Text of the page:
14 I behaved myself as though it had been my friend, or my brother: I went heavily, as one that mourneth for his mother.

And they compare our LORD’s own, “How often would I have gathered thy children together, as a hen gathereth her chickens under her wings!” They refer,* too, to the kiss with which, according to tradition, it was the custom of the SAVIOUR to greet His disciples at their going out and at their return: whence Judas’ sign. I behaved Myself as though it had been My friend. “JESUS saith unto him, Friend,* wherefore art thou come?” The Vulgate gives the latter clause of the verse differently: as one that grieveth and goeth in sorrow, so was I humbled. And S. Jerome translates it, As one for whom his mother mourneth. I went heavily. When else, but in the journey in the Via Dolorosa, (L.) when the fire of GOD’s wrath was kindled already, when the wood of the Cross was prepared, and the patient Lamb bare the one on His shoulder, and endured the other in His very heart?* I behaved Myself as though it had been My brother. For this our True Joseph did indeed, when He beheld His brethren, lost in sin, led away captive by Satan, weep over them; so that all the house of the true Pharaoh, the blessed Angels heard.*

15 But in mine adversity they rejoiced, and gathered themselves together: yea, the very abjects came together against me unawares, making mouths at me, and ceased not.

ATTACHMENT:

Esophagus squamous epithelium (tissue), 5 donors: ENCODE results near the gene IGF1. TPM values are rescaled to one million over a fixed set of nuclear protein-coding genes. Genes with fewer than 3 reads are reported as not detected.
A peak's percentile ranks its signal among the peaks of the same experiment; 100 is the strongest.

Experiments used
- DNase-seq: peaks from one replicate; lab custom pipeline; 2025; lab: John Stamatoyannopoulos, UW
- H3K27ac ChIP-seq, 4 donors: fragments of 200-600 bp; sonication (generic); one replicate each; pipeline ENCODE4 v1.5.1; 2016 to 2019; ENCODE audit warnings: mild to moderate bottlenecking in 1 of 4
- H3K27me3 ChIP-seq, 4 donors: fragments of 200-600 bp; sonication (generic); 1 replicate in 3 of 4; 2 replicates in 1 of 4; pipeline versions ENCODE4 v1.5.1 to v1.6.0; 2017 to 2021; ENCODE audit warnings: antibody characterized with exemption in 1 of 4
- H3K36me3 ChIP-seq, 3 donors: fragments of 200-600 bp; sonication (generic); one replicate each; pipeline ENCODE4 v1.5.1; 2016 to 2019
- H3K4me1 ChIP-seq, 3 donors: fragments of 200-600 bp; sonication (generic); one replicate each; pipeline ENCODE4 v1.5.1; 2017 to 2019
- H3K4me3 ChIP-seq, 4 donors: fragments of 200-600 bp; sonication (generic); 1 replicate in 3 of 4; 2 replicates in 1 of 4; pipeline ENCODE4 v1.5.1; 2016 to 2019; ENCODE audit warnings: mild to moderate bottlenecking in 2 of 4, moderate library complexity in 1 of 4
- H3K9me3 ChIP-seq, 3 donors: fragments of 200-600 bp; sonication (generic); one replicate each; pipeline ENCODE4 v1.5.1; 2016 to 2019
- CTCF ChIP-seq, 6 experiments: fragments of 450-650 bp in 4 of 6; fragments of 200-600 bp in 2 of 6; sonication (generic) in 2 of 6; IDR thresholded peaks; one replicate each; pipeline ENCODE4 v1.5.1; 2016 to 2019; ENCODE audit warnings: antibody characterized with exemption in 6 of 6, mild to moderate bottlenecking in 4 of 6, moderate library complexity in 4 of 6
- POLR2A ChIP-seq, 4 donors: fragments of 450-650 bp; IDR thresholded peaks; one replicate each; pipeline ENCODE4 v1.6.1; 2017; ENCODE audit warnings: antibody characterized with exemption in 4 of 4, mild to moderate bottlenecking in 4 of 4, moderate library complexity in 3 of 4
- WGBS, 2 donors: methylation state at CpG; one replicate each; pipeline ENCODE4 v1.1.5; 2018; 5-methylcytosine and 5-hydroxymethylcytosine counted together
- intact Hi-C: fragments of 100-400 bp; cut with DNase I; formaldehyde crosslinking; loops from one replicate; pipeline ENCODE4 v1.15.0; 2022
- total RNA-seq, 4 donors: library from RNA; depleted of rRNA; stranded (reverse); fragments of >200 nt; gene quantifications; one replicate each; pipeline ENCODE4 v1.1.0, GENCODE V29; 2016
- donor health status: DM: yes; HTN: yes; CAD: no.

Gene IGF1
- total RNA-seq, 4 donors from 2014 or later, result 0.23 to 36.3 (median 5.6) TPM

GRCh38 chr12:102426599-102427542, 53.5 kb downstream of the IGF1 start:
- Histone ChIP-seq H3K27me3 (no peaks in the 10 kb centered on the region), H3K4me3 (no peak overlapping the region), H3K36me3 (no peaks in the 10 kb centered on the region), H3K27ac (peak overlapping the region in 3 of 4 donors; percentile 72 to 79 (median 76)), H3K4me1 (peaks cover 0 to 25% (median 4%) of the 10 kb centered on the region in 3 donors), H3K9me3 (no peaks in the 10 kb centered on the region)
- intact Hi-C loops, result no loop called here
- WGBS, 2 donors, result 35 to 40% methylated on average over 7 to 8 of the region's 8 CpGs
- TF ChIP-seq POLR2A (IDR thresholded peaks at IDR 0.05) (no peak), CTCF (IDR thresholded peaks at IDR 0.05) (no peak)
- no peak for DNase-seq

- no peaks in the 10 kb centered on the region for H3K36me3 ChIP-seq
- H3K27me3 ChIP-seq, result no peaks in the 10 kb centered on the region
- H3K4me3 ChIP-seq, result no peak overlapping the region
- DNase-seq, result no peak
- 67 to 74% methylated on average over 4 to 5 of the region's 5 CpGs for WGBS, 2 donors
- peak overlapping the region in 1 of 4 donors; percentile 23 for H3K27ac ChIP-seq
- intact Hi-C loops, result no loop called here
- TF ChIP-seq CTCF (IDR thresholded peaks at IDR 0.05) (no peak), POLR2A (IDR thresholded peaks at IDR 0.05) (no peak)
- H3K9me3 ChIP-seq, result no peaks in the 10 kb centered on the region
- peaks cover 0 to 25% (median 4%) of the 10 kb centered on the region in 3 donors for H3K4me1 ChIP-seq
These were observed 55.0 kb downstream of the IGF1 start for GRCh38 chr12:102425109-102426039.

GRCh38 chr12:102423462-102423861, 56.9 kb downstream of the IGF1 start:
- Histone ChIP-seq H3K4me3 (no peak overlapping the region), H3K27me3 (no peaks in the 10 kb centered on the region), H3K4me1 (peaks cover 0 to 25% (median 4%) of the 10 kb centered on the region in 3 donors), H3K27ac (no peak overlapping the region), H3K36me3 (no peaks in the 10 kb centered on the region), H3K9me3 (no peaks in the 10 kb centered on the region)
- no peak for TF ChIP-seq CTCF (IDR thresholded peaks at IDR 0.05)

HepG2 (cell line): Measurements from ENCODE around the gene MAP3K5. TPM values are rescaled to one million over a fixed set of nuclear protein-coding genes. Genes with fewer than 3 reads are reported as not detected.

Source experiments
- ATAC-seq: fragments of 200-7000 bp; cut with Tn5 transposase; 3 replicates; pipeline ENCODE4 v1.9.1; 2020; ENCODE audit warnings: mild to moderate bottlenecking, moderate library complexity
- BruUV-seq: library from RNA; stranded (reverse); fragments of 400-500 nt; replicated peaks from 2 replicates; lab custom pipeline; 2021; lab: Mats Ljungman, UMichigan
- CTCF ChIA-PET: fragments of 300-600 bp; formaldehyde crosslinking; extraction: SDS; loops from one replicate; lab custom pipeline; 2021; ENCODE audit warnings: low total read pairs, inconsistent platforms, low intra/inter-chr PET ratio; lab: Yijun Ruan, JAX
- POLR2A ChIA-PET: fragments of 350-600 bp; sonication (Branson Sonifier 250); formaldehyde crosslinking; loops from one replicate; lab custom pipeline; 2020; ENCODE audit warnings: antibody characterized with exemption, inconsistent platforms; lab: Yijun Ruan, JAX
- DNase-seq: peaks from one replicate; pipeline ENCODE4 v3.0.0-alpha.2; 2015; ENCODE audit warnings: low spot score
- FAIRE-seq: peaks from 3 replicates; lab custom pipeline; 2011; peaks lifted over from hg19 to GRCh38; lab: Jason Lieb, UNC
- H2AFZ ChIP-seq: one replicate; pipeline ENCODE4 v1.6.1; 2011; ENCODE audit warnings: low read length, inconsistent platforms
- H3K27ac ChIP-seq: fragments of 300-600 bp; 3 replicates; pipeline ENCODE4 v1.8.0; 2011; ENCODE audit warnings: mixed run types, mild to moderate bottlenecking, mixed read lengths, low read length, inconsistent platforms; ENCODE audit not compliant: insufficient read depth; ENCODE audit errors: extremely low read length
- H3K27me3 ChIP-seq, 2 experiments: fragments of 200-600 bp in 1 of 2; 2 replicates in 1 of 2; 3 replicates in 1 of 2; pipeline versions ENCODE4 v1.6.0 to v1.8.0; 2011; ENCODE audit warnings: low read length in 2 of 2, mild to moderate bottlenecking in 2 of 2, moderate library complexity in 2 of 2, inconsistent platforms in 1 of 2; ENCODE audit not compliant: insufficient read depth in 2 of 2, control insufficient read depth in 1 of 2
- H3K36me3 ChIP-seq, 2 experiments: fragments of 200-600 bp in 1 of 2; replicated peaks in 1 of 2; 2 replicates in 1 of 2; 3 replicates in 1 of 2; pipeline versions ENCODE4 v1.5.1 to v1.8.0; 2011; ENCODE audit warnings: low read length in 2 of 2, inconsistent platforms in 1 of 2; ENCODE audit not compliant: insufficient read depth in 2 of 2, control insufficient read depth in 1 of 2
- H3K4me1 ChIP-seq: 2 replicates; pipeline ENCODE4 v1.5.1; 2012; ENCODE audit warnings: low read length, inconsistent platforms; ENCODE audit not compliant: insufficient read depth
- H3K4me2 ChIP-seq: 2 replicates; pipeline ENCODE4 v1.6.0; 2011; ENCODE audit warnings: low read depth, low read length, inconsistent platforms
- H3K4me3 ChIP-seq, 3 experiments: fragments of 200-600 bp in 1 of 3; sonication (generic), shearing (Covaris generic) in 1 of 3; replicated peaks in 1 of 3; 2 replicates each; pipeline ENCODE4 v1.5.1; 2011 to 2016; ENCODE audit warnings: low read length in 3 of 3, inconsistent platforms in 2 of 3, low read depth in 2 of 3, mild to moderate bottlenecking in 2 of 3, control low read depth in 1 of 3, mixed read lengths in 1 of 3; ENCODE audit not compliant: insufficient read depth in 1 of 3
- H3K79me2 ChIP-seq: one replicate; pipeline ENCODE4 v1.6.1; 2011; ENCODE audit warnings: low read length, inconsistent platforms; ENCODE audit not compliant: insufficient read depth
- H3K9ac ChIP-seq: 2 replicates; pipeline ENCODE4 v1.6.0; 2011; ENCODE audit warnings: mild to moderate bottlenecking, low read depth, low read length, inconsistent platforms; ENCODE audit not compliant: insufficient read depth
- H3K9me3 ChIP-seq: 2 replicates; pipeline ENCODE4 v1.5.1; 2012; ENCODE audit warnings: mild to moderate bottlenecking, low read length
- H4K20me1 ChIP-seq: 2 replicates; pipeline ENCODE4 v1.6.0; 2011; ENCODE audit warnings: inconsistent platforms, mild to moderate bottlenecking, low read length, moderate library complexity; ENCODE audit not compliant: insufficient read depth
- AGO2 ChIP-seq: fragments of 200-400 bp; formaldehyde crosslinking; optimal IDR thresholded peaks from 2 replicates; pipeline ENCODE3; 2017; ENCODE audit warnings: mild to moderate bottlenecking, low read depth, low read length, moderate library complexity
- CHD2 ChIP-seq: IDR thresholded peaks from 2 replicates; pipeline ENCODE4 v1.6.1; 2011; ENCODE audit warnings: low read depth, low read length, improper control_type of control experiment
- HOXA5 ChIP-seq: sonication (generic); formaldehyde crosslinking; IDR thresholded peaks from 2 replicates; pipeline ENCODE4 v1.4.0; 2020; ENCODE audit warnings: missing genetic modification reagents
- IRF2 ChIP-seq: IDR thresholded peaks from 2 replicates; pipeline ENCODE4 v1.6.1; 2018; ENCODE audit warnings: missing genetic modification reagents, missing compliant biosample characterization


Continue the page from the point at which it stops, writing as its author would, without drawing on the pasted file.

Marvellous prophecy of the Cross! second only—if indeed second—to that in the 22nd Psalm. Still closer to the history, if we take the Vulgate: The scourges were gathered together upon Me. Even so,* O LORD JESU, the ploughers ploughed upon Thy back, and made long furrows: precious furrows for us, where are sown patience for the present life, and glory in the next; where are sown hope that maketh not ashamed, and love that many waters cannot quench. The very abjects. Even those worst of abjects, who said, “GOD, I thank Thee that I am not as other men are;” who had set the poor sinner before the LORD with their “Moses in the Law commanded that such should be stoned.” Making mouths at Me. And is it not wonderful that, well knowing this prophecy, yet the Chief Priests and Scribes should have so fulfilled it, as that it should be written concerning them, “They that passed by mocked Him,* wagging their heads?” The Vulgate gives the latter part: they were scattered, and turned not to repentance. And so indeed their devices were scattered: their devices of mockery, the reed, the purple robe, the title, turned into the proclamation of the True King; their seal and quaternion of soldiers made the means of more gloriously attesting the verity of His Resurrection. And yet, most surely, they were not turned to repentance:* for as soon as the soldiers brought tidings of that greatest of miracles, they were ready with their bribe and their preconcerted lie. Or, take it of the Church,* and then most truly is it written, gathered themselves together. For what kind of torture, what species of ignominy was not put in force against those valiant soldiers or JESUS CHRIST? The very abjects. Such as those Roman Emperors who wallowed in the deepest abysses of unspeakable impurity,—who spent their lives in inventing new sins, of whose doings even that awful first chapter of the Epistle to the Romans is but the faint shadow: and it needs to penetrate the horrors of the great Sixth Satire to comprehend somewhat of the real state of the heathen world when the LORD came.

16 With the flatterers were busy mockers: who gnashed upon me with their teeth.